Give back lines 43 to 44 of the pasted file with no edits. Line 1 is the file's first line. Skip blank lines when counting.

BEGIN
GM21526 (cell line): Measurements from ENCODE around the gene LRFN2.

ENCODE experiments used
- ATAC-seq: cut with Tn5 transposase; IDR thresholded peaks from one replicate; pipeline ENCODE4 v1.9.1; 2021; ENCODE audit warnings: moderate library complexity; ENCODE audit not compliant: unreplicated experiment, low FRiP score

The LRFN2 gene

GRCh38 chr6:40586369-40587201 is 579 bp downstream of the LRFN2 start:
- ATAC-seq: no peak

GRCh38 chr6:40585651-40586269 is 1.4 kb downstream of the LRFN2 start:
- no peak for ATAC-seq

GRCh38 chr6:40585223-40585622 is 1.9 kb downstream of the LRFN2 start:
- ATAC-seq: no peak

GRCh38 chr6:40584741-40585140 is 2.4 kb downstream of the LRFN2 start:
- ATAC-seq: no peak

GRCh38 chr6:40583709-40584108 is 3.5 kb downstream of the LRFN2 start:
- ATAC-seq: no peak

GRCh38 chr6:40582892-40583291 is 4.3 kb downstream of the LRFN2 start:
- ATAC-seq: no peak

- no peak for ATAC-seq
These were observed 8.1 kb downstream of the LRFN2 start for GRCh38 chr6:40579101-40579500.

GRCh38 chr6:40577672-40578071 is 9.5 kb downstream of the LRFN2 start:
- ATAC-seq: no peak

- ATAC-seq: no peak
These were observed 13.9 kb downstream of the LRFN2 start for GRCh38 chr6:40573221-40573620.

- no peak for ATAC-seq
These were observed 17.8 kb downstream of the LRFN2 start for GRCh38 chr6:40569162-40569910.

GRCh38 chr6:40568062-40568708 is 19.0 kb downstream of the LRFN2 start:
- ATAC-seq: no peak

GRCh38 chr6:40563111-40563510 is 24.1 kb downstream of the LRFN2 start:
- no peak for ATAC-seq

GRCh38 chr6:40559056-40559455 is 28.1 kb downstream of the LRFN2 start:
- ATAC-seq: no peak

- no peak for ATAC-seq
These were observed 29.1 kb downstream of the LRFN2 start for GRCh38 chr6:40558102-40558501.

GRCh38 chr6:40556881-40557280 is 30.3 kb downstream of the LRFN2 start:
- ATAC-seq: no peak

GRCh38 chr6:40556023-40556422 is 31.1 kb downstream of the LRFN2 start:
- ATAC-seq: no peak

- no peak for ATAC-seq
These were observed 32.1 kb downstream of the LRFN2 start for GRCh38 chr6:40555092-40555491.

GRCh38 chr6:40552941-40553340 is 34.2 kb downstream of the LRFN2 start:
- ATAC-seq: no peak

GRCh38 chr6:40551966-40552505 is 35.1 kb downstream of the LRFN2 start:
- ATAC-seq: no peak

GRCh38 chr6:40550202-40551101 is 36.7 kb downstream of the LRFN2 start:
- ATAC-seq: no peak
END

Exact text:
GRCh38 chr6:40550202-40551101 is 36.7 kb downstream of the LRFN2 start:
- ATAC-seq: no peak